The London-based multiple operator was founded a decade ago in 2014 by ex-Realpubs founders Nick Pring and Malcolm Heap.
Urban Pubs & Bars sites:
Bar Kick, Shoreditch
Bat & Ball, Stratford
The Black Horse, Fitzrovia
Camden Diner, Camden
Commercial Tavern, Spitalfields
Crown & Castle, Dalston
The Cyclist, Balham
Duke of York, Haggerston
Ember Yard, Soho
Exmouth Arms, Clerkenwell
Fleets, St Paul’s
Fountain & Ink, Southwark
The Fox at Crouch End
The Ganton Arms, Soho
The Gatehouse, Highgate
The Griffin, Shoreditch
Harrild & Sons, Farringdon
The Horseshoe, Hampstead
The Junction, Angel
Juno Rooms, Bank
Lord Wargrave, Marylebone
The Old Ship, Hackney
Opera Tavern, Covent Garden
Paradise, Kensal Green
Punch Tavern, Fleet Street
Queen’s Head, Shoreditch
The Railway, Putney
The Rose, New Cross Gate
Salt Yard, Fitzrovia
Salt Yard Borough, Borough Market
Salt Yard Tapas Bar, Shepherd’s Bush
Singer Tavern, Old Street
Slaughtered Lamb, Clerkenwell
Three Johns, Islington
Victory Pub, Waterloo
Well & Bucket, Bethnal Green
Well Street Pizza, Hackney
The Wheatsheaf, Tooting Bec
The Whippet Inn, Kensal Rise
The White Lion, Stroud Green
The duo sold Realpubs to Greene King for a reported £53.1m in 2011. Under the terms of the agreement with Greene King, the pair worked for two years following the takeover.
Looking back at how Urban started, Pring told The Morning Advertiser: “When we did Realpubs, we were at the forefront of the gastropub scene, we were among the first of the gastropub companies, probably the biggest gastropub multiple. We built it to 14 with our private equity partners and because we had private equity, we were disciplined about what we could do and stick to the gastropub formula.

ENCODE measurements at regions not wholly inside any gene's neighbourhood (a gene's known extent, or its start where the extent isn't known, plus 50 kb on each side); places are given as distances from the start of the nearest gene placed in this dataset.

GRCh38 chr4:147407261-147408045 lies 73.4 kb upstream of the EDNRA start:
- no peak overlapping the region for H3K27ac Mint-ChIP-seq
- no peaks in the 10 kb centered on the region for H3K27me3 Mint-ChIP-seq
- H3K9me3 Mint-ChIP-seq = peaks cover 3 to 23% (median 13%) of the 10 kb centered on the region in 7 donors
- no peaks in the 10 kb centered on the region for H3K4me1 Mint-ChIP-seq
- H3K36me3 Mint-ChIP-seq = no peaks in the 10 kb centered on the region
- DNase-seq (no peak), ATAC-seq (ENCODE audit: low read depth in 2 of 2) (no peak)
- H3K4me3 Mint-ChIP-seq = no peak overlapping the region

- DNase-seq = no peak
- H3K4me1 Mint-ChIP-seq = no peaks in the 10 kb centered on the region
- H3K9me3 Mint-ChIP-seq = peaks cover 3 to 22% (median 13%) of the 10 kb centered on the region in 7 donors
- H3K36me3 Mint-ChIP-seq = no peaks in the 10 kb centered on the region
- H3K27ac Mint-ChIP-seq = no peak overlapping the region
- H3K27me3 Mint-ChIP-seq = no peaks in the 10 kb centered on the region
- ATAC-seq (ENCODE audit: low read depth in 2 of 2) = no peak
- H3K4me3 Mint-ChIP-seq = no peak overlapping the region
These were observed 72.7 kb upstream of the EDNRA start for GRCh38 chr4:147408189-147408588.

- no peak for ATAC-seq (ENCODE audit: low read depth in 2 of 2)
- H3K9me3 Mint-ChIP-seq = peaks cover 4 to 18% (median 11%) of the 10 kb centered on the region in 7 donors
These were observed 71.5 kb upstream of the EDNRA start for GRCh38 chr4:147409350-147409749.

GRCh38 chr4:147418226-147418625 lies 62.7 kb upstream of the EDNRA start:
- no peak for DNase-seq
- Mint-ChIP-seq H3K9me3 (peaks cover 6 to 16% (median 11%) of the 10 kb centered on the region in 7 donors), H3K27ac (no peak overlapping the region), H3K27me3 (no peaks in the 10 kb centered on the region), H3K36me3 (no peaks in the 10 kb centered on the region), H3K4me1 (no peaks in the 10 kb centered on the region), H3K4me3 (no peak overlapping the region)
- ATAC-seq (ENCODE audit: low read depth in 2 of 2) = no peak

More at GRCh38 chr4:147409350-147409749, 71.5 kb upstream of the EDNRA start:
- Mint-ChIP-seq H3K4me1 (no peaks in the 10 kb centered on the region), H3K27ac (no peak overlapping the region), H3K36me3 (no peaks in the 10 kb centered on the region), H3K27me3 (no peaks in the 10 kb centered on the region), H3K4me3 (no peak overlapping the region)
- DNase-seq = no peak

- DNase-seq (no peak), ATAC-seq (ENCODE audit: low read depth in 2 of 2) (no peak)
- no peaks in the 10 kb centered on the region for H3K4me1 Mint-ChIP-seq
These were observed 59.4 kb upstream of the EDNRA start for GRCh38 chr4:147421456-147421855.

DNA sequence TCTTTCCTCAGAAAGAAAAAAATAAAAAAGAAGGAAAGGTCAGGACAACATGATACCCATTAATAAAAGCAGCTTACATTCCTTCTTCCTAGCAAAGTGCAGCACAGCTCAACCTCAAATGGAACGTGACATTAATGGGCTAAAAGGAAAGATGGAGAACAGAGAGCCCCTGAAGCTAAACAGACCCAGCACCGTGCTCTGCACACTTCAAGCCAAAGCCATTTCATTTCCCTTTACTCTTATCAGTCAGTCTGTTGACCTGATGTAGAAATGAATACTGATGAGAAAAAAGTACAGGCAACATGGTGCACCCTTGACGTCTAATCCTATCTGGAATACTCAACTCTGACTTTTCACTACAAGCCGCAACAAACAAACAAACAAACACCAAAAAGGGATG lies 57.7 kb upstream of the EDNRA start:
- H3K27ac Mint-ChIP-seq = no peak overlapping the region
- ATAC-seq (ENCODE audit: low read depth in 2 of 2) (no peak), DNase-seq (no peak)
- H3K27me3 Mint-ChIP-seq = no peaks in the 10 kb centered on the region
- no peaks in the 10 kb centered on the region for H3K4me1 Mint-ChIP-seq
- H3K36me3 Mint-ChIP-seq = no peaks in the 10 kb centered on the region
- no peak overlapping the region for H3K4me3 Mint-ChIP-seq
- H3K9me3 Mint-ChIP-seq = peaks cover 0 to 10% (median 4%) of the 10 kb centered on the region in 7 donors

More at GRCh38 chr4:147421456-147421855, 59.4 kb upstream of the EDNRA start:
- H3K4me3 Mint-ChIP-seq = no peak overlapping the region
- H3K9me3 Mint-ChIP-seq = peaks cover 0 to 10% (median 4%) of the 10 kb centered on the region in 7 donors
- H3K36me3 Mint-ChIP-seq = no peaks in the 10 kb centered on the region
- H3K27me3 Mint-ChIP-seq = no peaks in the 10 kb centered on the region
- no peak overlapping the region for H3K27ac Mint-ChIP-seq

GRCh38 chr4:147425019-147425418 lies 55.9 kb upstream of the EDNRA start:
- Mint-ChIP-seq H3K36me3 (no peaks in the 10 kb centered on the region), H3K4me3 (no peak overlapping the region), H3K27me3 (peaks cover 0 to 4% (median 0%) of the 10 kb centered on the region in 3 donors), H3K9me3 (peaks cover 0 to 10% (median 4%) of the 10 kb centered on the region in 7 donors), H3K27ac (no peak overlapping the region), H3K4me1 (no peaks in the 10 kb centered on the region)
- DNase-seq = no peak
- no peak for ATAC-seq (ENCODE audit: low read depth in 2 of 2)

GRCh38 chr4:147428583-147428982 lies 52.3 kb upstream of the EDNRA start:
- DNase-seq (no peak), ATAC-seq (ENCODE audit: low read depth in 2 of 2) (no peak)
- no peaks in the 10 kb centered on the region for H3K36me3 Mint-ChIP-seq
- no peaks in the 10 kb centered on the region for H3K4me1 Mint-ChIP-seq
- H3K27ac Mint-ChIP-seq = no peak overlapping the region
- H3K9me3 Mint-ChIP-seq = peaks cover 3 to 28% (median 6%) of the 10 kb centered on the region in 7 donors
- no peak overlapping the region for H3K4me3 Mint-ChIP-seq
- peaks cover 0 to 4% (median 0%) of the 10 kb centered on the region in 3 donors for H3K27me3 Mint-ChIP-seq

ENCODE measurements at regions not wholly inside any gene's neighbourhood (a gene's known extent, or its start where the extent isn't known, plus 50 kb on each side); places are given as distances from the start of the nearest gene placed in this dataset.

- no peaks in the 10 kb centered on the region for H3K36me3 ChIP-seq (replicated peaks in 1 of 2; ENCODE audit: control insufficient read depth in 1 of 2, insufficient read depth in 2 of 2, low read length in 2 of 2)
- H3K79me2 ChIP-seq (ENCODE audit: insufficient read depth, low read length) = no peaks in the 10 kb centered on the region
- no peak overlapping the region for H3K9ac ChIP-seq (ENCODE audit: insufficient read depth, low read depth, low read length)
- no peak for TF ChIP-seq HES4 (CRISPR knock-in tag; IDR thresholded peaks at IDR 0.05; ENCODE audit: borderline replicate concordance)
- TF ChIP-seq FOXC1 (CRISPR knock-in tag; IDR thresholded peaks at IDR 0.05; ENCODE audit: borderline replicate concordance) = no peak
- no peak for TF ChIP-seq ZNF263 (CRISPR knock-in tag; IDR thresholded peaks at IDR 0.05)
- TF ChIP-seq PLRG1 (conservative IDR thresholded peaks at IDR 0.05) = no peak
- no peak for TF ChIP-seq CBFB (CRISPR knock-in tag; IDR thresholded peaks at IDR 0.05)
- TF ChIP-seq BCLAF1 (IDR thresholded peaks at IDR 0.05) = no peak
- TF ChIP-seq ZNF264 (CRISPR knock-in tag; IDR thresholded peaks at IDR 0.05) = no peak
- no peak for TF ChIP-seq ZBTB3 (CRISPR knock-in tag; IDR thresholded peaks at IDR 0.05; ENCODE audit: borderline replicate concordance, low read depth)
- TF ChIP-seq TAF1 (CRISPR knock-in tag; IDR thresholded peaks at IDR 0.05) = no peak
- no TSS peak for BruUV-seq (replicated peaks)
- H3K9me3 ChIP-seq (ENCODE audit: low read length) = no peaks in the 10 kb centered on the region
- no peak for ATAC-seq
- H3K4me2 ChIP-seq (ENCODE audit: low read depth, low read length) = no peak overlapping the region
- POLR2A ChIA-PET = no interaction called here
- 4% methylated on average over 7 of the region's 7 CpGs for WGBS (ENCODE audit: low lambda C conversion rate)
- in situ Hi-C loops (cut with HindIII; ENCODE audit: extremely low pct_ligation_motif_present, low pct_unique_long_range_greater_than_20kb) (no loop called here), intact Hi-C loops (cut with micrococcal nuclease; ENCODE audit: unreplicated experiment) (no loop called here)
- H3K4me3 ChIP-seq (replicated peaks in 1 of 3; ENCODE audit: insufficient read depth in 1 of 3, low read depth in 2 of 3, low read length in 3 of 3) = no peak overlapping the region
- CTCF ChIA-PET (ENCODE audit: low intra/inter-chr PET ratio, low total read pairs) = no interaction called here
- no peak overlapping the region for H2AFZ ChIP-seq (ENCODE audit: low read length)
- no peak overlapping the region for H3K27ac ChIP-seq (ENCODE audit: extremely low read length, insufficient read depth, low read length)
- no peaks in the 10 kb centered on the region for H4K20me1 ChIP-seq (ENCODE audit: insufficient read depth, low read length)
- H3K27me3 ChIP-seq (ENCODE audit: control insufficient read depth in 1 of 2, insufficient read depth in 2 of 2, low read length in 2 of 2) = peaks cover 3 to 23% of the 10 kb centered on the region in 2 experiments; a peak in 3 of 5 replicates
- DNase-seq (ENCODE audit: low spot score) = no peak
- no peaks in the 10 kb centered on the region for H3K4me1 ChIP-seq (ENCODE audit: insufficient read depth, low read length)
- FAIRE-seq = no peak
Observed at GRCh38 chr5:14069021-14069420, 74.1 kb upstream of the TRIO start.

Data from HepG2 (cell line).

“We felt our wings were clipped not lot long after finishing our two year earn out with Greene King, we got itchy feet and wanted to start another pub company. We wanted to have some fun and not be wedded to a formula but do things that were interesting, made us excited and made us money.
“When we started Urban Pubs & Bars, we just set out to have some fun and be entrepreneurial with all the opportunities that were out there.”
The now 42-strong business started with five pubs in London and Pring reflected on the sites Urban started out with.
He said: “Our first five sites included an old restaurant that we turned into a pub, a hotel in Hackney, a smokehouse, a classic gastropub, an old laundrette that we made into a pizza place and a 12,000sq ft clothes shop in a shopping centre that we turned into Bat & Ball.
“We funded it all out of our own money, putting on six different hats for those six different pubs.
“As time went on, we started to get a bit more disciplined about some of the things we were doing and ended up with four different offers.”
In 2018, Urban acquired the Salt Yard Group following the purchase of the group’s Opera Tavern in Covent Garden earlier in the year.
“We bought Salt Yard because it was a good deal. Our head of food at the time really loved the brand. We bought one site off them then they decided they didn’t want the three remaining sites so we bought those too.”
The reason behind this success is due to the people within the business and the culture that has been created, Pring said.
“We genuinely believe we give our managers a lot of autonomy and can make decisions that affect their business,” he added.
“We’ve got an absolutely brilliant team in place, senior team all the way down to managers and all of our teams across the pubs.
“Our staff retention is improving, we are spending a lot more time concentrating on that, promoting internally and development. It feels like a really good place to be. We’re up for a few awards (including Best Managed Pub Company 2-50 sites in this year’s Publican Awards) and are riding the crest of a wave at the moment.
“We’ve got all of our ducks in a row in head office in terms of infrastructure to go out in 2024 and get a whole load new sites and absorb them into the system and continue to grow.”
However, the business hasn’t been immune to the challenges facing the sector and Pring cited industrial action on the railways as the one that has had the biggest impact.
He said: “In the past year is the train strikes. They affect London massively, it’s cost us a lot of money in the past year and it’s incredibly frustrating,
“You can have a site that did a blinding week one week and the next its awful but you can’t cut your costs.”